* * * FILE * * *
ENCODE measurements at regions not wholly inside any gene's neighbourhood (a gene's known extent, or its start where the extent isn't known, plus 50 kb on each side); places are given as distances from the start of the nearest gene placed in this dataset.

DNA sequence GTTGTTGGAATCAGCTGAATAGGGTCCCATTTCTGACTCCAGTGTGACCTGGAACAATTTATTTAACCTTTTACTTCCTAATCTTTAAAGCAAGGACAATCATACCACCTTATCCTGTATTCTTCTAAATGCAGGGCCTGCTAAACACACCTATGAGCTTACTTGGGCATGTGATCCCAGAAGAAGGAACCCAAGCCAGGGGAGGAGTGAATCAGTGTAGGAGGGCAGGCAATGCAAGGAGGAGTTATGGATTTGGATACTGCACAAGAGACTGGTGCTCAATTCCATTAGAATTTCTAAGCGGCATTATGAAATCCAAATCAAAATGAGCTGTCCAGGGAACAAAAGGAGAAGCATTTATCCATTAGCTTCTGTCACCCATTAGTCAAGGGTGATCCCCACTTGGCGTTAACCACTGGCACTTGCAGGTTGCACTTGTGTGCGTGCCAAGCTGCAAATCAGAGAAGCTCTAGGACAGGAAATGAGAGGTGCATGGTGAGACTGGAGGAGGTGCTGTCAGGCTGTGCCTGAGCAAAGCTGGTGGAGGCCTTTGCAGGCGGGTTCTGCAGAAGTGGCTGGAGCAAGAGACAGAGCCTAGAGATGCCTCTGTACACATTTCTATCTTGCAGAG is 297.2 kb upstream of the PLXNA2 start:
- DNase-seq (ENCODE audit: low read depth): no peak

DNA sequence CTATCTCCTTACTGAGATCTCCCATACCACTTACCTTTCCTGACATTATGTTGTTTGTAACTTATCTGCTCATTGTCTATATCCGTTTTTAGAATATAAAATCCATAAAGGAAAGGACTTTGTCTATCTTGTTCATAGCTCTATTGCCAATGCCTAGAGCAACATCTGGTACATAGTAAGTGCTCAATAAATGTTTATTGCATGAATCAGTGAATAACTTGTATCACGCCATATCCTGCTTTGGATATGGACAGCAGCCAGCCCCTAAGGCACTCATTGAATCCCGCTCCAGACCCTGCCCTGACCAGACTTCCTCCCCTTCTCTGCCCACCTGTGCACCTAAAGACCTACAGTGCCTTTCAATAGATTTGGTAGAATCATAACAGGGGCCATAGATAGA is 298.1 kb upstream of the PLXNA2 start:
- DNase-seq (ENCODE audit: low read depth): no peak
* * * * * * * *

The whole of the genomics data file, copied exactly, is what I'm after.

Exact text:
ENCODE measurements at regions not wholly inside any gene's neighbourhood (a gene's known extent, or its start where the extent isn't known, plus 50 kb on each side); places are given as distances from the start of the nearest gene placed in this dataset.

DNA sequence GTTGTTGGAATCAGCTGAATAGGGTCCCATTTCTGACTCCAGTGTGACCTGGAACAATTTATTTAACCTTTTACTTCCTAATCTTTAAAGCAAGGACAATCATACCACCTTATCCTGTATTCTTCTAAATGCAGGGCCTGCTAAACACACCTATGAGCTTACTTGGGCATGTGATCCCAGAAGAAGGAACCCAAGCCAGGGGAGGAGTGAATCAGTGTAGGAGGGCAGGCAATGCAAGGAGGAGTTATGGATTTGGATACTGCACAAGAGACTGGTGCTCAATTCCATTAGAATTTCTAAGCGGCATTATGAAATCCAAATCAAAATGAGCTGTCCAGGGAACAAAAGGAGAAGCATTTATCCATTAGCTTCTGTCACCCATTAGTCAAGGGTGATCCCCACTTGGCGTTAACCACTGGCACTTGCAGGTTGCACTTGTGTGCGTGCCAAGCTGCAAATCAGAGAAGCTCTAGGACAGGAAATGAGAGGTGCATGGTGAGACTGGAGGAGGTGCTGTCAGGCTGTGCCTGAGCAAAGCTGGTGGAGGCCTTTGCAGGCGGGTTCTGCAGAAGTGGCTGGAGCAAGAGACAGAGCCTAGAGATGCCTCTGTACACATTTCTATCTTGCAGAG is 297.2 kb upstream of the PLXNA2 start:
- DNase-seq (ENCODE audit: low read depth): no peak

DNA sequence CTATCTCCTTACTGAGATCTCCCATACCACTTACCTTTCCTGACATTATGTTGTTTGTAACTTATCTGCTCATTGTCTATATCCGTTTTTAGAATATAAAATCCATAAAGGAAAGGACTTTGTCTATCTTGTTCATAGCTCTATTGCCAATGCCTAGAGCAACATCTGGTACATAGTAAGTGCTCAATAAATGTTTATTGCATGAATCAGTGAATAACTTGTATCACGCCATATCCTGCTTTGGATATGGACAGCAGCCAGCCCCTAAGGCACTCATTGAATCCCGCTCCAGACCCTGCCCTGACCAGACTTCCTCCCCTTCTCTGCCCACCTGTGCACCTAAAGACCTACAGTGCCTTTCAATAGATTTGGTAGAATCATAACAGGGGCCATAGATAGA is 298.1 kb upstream of the PLXNA2 start:
- DNase-seq (ENCODE audit: low read depth): no peak